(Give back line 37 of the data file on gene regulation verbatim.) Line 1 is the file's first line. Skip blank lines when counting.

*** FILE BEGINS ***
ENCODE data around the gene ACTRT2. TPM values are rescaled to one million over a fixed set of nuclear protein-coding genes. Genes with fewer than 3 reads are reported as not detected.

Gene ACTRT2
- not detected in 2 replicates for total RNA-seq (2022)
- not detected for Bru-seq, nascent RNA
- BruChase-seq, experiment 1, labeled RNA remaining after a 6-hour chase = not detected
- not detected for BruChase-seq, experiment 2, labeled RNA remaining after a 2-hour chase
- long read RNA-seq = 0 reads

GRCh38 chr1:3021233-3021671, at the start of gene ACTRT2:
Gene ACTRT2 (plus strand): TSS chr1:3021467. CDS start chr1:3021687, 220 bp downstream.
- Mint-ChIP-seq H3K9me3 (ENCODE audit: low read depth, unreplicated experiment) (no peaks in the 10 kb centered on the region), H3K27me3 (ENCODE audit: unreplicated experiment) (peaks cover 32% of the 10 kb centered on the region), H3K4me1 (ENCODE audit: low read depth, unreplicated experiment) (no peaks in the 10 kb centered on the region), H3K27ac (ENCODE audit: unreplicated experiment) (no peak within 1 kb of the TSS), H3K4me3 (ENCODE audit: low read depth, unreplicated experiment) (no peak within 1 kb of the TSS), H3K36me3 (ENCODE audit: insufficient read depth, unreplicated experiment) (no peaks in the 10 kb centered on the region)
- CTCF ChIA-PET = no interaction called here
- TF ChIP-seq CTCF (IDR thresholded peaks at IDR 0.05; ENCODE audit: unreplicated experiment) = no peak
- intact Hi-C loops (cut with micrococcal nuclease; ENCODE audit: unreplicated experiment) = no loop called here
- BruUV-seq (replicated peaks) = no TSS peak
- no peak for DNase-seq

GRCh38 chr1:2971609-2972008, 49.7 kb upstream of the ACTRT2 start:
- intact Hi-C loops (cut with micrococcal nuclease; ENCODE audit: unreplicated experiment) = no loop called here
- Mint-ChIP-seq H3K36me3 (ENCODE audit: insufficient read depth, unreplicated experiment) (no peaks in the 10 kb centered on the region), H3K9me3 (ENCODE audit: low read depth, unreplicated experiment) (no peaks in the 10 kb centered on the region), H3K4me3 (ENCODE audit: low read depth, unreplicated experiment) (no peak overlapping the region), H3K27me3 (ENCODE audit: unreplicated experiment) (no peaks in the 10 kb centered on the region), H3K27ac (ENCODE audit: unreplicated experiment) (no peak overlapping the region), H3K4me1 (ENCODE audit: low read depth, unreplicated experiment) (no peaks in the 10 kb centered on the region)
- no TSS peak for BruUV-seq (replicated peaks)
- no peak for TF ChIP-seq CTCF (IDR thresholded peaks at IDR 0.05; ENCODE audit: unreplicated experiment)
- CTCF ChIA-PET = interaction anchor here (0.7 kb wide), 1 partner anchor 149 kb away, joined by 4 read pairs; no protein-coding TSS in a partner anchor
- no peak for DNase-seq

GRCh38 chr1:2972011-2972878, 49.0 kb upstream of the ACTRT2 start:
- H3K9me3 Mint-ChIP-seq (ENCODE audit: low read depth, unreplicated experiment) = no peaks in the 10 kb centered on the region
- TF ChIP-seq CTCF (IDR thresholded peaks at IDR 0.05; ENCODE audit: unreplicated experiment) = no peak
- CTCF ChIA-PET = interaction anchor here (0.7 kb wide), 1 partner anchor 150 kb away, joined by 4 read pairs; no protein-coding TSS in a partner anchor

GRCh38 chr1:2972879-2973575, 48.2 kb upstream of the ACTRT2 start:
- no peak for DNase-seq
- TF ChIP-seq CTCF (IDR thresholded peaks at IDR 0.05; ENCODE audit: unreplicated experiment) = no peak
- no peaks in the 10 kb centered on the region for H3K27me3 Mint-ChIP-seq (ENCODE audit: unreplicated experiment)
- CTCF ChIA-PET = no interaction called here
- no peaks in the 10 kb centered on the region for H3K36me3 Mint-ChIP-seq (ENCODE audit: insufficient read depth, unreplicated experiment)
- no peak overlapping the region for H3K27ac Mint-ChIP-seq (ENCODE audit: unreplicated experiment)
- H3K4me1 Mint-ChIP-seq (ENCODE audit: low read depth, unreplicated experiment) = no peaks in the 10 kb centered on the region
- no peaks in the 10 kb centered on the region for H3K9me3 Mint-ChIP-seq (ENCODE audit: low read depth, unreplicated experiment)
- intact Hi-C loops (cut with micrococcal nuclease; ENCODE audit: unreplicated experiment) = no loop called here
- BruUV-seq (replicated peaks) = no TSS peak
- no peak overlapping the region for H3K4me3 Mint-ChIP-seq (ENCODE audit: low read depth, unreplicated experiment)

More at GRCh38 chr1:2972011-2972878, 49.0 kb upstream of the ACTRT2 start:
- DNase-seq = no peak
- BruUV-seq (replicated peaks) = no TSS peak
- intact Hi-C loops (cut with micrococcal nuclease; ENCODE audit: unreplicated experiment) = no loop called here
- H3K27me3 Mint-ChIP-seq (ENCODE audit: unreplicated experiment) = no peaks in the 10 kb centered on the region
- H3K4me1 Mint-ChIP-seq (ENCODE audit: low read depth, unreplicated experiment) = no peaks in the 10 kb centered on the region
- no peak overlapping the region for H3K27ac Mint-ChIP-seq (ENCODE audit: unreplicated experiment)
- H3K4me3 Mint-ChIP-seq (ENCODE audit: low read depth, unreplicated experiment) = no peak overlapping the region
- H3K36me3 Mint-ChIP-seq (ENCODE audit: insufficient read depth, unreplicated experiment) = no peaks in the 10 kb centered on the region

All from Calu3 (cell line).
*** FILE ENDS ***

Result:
- BruUV-seq (replicated peaks) = no TSS peak